The results demonstrate substantial shifts in bacterial and fungal growth after culturing on the 3M petrifilm and culture-based platforms. Thus, the final composition of microbes after culturing is markedly different from the starting sample. Most concerning is the frequent identification of bacterial species in systems designed for the exclusive quantification of yeast and mold, as quantified by elevated total aerobic count (TAC) Cq values after culture in the total yeast and mold (TYM) medium. The presence of bacterial colonies on TYM growth plates or cartridges may falsely increase the rejection rate of cannabis samples for fungal contamination. These observations call into question the specificity claims of these platforms.

The Live Dead Problem

Figure 2: The enzyme is instantaneously inactivated when lysis buffer is added

One of the common objections to using qPCR for microbial safety testing is the fact that the method does not distinguish between live and dead DNA. PCR primers and probes will amplify any DNA in the sample that matches the target sequence, regardless of viability. Critics claim that this can lead to false positives because DNA from non-viable organisms can inflate results. This is often called the Live-Dead problem. However, scientists have developed multiple solutions to this problem. Most recently, Medicinal Genomics developed the Grim Reefer Free DNA Removal Kit, which eliminates free DNA contained in a sample by simply adding an enzyme and buffer and incubating for 10 minutes. The enzyme is instantaneously inactivated when lysis buffer is added, which prevents the Grim Reefer Enzyme from eliminating DNA when the viable cells are lysed (see Figure 2).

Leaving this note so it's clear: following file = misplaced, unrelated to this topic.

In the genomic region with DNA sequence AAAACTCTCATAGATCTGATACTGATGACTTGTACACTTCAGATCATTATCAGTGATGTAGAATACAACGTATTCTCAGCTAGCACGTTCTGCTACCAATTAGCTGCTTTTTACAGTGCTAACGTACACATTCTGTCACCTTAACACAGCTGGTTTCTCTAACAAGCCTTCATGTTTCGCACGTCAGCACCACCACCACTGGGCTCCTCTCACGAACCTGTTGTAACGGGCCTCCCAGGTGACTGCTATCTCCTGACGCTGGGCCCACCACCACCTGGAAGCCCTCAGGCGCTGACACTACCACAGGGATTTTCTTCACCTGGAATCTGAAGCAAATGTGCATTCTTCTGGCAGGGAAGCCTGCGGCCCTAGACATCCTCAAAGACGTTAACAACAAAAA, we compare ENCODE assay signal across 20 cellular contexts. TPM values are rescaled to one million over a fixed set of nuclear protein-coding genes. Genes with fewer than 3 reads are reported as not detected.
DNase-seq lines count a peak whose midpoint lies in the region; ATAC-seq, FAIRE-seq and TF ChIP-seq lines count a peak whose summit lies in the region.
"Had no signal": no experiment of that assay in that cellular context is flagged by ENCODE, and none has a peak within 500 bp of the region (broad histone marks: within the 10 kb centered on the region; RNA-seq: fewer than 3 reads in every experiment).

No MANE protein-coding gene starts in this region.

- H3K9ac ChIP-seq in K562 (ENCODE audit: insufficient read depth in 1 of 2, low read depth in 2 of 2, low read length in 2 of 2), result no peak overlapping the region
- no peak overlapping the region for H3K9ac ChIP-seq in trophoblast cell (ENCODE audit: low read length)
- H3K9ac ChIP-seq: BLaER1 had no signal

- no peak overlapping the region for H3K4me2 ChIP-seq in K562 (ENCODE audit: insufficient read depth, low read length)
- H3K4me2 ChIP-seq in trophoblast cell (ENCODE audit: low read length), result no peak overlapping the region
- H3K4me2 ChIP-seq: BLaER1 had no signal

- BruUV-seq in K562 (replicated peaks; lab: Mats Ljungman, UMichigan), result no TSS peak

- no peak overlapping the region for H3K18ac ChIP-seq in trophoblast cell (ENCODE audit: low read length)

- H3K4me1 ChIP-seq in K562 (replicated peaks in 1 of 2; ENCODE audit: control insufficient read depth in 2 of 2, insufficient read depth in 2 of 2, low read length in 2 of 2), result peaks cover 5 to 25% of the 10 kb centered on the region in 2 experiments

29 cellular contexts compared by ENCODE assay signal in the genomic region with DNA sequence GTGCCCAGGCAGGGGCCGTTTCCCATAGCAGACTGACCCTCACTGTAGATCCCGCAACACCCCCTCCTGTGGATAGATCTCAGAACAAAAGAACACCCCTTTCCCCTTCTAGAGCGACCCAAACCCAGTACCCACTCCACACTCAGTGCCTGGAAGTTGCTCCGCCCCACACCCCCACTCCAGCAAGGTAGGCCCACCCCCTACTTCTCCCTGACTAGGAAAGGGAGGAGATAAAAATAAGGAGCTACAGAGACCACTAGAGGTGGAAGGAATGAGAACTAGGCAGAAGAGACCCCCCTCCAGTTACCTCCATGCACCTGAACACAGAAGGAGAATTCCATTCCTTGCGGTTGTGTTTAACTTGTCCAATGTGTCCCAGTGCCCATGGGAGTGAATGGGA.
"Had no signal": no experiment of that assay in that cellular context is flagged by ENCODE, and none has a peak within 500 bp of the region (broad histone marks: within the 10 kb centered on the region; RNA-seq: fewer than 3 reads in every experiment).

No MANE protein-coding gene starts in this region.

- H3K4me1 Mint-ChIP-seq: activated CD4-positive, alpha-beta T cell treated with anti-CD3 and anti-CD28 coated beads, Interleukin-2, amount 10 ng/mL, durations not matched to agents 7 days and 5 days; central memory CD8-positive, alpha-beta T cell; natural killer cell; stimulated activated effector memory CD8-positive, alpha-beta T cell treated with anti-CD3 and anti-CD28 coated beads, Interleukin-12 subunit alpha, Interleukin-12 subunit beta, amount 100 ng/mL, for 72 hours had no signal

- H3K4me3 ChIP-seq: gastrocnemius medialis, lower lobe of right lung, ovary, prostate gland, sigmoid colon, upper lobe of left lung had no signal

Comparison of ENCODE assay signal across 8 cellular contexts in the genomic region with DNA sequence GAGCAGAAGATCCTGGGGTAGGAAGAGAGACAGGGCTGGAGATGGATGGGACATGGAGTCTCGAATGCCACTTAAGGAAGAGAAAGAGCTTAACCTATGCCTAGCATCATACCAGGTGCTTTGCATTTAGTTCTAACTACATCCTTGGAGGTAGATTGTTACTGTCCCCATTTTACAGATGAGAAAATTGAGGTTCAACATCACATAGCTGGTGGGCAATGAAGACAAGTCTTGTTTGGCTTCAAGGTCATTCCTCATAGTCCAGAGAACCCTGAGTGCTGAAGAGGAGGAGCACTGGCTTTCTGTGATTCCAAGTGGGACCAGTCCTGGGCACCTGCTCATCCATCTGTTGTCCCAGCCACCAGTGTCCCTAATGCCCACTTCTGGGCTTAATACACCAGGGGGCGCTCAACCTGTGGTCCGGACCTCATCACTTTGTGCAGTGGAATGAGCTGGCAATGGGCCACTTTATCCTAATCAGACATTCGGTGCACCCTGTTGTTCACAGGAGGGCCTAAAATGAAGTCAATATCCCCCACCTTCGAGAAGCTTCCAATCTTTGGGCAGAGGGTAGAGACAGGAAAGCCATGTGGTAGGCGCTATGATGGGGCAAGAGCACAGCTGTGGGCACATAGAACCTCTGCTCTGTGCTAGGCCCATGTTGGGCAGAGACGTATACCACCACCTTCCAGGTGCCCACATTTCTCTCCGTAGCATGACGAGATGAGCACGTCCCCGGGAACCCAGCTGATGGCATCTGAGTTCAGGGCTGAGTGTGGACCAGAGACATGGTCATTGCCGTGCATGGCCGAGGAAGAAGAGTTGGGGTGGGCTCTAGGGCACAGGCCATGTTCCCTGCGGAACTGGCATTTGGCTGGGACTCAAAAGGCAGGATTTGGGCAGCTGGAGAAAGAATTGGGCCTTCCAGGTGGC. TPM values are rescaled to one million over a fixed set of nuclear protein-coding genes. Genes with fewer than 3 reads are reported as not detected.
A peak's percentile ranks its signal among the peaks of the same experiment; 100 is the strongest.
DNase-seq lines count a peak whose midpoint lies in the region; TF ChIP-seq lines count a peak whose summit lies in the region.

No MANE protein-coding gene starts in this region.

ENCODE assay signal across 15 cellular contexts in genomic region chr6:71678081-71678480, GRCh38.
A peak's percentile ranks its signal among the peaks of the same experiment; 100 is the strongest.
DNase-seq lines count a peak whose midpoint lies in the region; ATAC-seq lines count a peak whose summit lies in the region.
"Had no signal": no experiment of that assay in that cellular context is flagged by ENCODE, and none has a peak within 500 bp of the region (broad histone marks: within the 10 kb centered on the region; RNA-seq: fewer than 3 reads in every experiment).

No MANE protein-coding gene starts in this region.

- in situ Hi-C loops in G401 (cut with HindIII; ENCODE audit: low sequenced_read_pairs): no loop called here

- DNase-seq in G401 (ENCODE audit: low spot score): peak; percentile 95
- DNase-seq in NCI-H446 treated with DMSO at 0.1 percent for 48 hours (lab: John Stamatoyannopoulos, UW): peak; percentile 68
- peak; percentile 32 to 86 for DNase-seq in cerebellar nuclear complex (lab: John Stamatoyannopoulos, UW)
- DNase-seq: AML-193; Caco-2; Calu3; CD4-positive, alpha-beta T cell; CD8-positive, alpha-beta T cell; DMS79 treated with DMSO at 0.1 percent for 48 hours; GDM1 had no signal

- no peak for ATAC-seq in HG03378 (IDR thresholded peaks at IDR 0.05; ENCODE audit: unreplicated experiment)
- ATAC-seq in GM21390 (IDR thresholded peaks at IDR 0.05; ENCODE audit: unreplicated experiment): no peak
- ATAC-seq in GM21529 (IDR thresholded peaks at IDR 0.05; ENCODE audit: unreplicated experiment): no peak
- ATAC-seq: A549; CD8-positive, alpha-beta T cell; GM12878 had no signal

2. Method Must Be Able to Detect Specific Harmful Species 

Toxic Aspergillus spp., which is responsible for at least one confirmed death of a cannabis patient, grows poorly in culture mediums and is severely underreported by current culture-based platforms. And even when Aspergillus does grow in culture, there is a certain non-pathogenic Aspergillus species that look remarkably similar to their pathogenic cousins, making it difficult to speciate using visual identification alone.

Figure 3: The team spiked a known amount of live E. coli into three different environments